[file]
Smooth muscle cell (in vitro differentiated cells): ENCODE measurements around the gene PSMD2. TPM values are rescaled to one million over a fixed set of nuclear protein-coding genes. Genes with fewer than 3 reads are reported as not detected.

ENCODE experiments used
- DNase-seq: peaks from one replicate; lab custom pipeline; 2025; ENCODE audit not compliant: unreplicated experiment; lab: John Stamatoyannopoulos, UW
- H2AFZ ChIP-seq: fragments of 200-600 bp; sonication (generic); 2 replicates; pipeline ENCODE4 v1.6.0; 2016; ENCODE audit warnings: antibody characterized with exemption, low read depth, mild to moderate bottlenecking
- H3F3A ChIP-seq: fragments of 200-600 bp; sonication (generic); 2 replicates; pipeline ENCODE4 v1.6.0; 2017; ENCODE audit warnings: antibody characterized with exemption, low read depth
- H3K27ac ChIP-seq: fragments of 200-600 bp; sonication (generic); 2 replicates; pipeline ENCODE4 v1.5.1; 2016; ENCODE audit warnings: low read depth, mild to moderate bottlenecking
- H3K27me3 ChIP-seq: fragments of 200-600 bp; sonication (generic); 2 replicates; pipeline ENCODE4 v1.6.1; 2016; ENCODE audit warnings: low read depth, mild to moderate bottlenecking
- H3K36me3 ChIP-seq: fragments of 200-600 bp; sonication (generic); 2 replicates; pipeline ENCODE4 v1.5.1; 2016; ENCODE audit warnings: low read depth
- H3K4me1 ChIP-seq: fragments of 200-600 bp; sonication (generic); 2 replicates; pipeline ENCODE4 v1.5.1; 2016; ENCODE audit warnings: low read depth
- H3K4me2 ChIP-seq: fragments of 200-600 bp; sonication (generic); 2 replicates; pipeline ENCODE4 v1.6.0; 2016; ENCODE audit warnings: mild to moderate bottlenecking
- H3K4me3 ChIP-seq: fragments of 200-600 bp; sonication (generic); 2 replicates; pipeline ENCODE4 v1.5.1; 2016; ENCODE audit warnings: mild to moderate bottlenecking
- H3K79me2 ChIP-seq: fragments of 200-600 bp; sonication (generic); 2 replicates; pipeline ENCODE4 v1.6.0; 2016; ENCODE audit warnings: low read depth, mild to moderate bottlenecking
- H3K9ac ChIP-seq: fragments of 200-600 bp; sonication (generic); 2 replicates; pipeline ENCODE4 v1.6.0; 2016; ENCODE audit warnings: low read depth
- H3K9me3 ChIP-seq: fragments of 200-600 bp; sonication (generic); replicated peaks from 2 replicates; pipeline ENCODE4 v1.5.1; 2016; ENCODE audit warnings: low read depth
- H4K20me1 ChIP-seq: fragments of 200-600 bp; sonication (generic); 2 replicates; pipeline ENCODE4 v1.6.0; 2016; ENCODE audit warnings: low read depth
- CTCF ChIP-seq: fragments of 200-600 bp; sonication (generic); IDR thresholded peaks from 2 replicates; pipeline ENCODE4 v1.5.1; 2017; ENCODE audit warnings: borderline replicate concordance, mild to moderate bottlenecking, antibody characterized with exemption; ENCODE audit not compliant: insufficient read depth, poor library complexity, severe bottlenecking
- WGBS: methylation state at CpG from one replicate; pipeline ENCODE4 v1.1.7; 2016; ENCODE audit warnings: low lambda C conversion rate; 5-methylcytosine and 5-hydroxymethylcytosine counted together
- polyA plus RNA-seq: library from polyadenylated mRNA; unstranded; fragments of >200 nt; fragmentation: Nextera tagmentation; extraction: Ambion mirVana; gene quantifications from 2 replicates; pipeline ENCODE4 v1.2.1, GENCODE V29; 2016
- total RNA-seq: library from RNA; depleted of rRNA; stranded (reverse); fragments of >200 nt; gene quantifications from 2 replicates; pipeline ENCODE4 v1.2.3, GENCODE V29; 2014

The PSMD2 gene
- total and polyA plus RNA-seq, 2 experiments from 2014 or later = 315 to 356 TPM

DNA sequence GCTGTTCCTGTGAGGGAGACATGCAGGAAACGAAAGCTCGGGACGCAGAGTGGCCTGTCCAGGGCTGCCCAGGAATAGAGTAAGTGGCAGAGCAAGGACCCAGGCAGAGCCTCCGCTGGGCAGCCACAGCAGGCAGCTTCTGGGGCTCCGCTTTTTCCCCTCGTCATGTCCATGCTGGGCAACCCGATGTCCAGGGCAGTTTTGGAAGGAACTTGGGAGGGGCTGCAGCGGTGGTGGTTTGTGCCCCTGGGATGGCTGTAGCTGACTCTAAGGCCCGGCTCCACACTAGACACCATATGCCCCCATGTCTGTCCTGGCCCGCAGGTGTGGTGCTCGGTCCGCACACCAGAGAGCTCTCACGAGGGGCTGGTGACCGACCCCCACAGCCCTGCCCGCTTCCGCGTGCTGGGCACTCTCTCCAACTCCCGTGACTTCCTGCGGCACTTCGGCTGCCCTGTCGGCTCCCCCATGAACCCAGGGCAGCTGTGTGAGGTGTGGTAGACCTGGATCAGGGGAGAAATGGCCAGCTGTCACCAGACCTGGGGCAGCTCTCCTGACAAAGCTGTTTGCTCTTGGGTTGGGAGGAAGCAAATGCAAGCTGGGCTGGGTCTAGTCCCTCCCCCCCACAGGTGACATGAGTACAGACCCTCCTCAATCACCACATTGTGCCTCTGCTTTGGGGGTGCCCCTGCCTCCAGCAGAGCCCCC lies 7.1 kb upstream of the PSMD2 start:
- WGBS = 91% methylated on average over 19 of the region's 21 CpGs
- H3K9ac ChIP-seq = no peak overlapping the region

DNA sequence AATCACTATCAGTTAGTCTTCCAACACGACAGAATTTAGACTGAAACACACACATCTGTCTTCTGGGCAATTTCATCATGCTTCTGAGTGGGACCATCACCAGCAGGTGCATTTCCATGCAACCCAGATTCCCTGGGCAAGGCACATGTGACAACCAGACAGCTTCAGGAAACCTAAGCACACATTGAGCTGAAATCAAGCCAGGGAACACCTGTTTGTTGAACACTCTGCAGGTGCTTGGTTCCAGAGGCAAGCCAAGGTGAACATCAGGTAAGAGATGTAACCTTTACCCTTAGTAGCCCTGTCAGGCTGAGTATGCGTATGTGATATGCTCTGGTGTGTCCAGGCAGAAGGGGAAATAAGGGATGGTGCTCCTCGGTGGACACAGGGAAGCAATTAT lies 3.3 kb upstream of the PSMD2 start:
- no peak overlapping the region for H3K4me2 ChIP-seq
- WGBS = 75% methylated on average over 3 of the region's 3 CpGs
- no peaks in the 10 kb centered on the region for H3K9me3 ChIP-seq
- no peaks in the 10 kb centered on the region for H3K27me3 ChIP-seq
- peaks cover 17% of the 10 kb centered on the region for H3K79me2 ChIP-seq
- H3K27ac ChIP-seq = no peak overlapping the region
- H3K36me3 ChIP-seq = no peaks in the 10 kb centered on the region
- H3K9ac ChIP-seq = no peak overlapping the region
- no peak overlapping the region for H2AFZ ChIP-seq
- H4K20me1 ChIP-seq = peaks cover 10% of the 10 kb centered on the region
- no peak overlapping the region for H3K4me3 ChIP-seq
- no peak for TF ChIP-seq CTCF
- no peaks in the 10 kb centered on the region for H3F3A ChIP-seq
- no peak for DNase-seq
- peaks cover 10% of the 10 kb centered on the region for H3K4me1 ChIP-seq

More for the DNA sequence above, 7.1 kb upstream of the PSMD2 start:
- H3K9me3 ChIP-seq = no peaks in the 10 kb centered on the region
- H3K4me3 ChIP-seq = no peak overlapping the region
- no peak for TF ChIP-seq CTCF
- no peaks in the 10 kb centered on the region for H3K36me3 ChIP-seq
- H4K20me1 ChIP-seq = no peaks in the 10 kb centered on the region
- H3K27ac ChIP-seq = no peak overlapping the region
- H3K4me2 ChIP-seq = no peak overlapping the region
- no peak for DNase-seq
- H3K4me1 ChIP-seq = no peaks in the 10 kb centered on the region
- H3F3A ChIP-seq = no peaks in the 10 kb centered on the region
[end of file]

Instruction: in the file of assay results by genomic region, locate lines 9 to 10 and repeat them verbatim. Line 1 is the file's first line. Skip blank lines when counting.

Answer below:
- H3K4me1 ChIP-seq: fragments of 200-600 bp; sonication (generic); 2 replicates; pipeline ENCODE4 v1.5.1; 2016; ENCODE audit warnings: low read depth
- H3K4me2 ChIP-seq: fragments of 200-600 bp; sonication (generic); 2 replicates; pipeline ENCODE4 v1.6.0; 2016; ENCODE audit warnings: mild to moderate bottlenecking